Course: Snack
Keyword: gluten free, sugarfree, vegan
Servings: 12 slices
Calories: 149 kcal
Author: Melinda
Ingredients
Dry Ingredients
  • 1 1/3 cups rolled oats (ground into flour)
  • ½ cup coconut flour
  • ½ cup walnuts (chopped)
  • 3 teaspoons baking powder
  • ½ teaspoon stevia (SweetLeaf stevia powder)
Wet Ingredients
  • 2 medium bananas (very ripe)
  • ¾ cup water
  • ½ cup chia egg (see instructions below)
  • ¼ cup coconut oil (melted)
  • ¼ cup applesauce (unsweetened)
Instructions
  1. Preheat oven to 350°

  2. 1. Add the flours, walnuts, baking powder, and stevia to a mixing bowl, stirring well.

  3. 2. Add the bananas, water, chia egg, coconut oil, and applesauce to the blender and belnd until smooth.

  4. 3. Add the wet ingredients to the dry ingredients and mix well. Pour the batter into a greased bread pan and bake for 55-60 minutes (or until an inserted toothpick comes out clean). Makes 1 loaf of bread.

Chia Egg Instructions
  1. Grind 1 tablespoon of chia seed (I use a small coffee grinder) and add to ½ cup of water. Whisk until thoroughly mixed. Set aside for 5 minutes or until the chia has thickened into somewhat of a gel. ¼ cup of chia egg is equal to 1 egg.

Nutrition Facts
Banana Bread (stevia sweetened)
Amount Per Serving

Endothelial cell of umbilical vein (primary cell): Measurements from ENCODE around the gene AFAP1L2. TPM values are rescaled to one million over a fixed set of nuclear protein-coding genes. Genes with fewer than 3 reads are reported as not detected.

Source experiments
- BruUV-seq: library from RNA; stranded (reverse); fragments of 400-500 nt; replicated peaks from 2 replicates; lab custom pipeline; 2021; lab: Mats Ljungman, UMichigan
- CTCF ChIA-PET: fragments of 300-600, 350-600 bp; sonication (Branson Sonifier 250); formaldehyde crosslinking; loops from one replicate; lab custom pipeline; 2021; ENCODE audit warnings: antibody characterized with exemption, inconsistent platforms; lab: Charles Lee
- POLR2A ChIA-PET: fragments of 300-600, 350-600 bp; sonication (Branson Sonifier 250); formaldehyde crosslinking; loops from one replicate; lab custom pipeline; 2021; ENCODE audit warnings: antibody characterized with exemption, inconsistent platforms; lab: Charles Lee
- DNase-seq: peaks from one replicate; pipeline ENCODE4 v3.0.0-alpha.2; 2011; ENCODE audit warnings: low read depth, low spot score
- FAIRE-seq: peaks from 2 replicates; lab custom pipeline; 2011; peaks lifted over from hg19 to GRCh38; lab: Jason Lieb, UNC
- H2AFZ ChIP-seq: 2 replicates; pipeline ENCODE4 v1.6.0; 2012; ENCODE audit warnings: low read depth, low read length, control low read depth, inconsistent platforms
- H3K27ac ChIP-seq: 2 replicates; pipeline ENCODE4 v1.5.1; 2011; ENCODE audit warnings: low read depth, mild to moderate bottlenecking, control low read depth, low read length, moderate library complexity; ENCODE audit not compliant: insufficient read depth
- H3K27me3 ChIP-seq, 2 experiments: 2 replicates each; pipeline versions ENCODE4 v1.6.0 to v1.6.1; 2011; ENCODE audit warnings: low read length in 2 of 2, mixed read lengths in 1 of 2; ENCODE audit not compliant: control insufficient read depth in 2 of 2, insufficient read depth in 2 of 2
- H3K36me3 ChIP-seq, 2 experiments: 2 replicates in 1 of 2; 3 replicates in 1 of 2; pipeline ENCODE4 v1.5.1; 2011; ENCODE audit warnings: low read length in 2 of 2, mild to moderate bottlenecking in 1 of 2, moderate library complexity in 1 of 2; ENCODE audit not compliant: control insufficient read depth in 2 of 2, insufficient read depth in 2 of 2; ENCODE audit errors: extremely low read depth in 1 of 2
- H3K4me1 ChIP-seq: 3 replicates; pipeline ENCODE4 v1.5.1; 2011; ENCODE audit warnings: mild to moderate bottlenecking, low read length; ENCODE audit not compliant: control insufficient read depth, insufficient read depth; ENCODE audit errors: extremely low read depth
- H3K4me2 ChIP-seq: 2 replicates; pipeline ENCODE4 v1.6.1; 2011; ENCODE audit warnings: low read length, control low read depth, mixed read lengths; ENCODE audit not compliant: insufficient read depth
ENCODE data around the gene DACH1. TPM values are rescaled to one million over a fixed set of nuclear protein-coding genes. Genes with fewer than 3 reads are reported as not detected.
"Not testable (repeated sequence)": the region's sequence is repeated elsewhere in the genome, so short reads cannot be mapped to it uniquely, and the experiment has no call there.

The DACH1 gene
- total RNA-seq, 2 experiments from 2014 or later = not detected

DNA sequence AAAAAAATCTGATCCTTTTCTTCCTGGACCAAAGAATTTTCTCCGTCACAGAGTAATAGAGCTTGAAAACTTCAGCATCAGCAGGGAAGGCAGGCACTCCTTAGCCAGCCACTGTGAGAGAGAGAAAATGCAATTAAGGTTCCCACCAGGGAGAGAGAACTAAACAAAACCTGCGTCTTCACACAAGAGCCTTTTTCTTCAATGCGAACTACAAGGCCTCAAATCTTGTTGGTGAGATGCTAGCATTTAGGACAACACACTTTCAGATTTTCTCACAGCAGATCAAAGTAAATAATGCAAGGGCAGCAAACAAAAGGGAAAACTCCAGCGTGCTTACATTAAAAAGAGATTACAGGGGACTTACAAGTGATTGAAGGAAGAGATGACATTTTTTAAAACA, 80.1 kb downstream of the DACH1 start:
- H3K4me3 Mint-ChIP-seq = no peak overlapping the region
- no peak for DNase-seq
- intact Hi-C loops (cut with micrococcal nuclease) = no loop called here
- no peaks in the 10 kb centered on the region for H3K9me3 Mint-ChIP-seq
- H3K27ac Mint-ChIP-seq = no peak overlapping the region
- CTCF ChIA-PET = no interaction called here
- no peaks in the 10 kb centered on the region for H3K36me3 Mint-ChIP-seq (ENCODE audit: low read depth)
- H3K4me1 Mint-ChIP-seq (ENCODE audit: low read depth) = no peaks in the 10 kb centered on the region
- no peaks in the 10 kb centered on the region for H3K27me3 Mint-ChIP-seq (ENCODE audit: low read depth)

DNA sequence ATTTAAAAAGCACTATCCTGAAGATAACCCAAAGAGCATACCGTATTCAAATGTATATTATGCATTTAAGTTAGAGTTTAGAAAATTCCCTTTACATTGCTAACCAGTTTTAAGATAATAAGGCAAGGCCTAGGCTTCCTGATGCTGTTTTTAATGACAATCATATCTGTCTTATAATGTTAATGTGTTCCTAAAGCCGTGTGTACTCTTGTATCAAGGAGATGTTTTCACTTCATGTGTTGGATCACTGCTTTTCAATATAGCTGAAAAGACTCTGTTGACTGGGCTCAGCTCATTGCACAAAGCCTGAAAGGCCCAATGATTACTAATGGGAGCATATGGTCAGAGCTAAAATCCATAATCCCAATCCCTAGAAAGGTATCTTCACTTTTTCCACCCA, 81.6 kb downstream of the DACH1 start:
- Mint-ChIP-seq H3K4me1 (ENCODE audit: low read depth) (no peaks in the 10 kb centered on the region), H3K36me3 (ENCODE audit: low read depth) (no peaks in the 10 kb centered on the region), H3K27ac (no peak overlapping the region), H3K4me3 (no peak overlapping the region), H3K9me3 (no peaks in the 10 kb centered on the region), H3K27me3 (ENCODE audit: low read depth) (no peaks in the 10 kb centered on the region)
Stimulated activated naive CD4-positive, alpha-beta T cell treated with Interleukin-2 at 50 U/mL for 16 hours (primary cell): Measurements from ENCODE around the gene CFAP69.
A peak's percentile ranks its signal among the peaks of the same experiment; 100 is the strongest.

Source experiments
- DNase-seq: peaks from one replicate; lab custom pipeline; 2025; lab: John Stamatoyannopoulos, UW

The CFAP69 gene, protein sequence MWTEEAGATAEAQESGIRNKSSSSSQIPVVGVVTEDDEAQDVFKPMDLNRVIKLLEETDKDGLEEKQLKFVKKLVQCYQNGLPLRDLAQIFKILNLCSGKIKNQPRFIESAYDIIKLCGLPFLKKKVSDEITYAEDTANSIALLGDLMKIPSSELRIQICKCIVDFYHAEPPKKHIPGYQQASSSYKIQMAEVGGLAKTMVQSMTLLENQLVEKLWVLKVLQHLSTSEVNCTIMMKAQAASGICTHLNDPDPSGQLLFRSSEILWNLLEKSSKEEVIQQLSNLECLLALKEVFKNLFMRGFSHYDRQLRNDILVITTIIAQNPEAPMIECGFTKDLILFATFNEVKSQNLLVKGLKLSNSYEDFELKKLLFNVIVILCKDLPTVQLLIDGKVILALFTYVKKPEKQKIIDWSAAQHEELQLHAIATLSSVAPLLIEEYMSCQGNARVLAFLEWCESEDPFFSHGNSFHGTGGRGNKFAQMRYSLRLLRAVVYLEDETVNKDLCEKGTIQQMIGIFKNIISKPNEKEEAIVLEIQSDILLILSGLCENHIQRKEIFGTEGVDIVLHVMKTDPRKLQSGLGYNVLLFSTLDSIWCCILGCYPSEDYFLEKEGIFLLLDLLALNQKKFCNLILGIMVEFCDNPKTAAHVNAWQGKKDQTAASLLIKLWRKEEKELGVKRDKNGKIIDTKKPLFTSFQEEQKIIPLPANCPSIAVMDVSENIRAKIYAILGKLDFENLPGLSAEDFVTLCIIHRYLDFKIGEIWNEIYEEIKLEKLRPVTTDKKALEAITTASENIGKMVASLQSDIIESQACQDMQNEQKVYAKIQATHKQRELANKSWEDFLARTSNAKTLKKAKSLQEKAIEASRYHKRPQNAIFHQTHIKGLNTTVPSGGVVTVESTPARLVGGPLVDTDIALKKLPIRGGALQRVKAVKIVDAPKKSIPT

Calories 149 Calories from Fat 81
% Daily Value*
Fat 9g14%
Saturated Fat 5g31%
Sodium 13mg1%
Potassium 229mg7%
Carbohydrates 15g5%
Fiber 4g17%
Sugar 3g3%
Protein 3g6%
Vitamin A 13IU0%
Vitamin C 2mg2%
Calcium 57mg6%
Iron 1mg6%
* Percent Daily Values are based on a 2000 calorie diet.

For more vegan fare please hop on over to my Recipes page. (Also, Vegan Banana Bread can be found in my cookbook, Compassion Tastes Better.)

5 thoughts on “Vegan Banana Bread & My New Least Favorite Trend

  1. So I’ve not heard of toxic positivity. I mean, I think I understand what it is but I didn’t realize that there was a name to it. I should have known though. Everything has a name on social my favorite line from your blog post is: what I put out in the world (even my invisible thoughts) has an enormous impact on everything. I know this is true. I’m more of a glass half-empty person and I work on that every day to make sure that I’m not being too negative. I also like to show that everything’s not perfect in my life (hello, dirty kitchen post on IG). But it is so easy to get caught up in seeing everyone’s ‘perfect’ life posts on social media. I’m glad you brought attention to toxic positivity.

    1. Hey Kristin 🙂

      Yeah, this one just rubbed me the wrong way, lol, and I really wanted to address it. There’s another really popular one right now that makes me just as “nah, I don’t think so,” but that one’s too hot to touch right now. Maybe some day… 😉 But mostly I wanted to address it because there may be some that think me one of those toxic individuals. Being positive doesn’t equate to being perfect, not in my eyes anyway. It’s an attitude, versus a state of having it all figured out (and WHO has it all figured out?). But seriously, I don’t see anything negative about a dirty kitchen, that’s just life. As for the comparing and getting caught up in others “perfect lives,” I had a conversation recently that will likely turn into a blog post. It’s a dangerous thing to do, and so many of us fall into the trap! There’s always so much more going on below the surface of a pretty picture.

      And I LOVE how you’ve been working so hard at being positive – your posts definitely reflect that. And I always appreciate it! 🙂 Hope you have a beautiful weekend. xoxo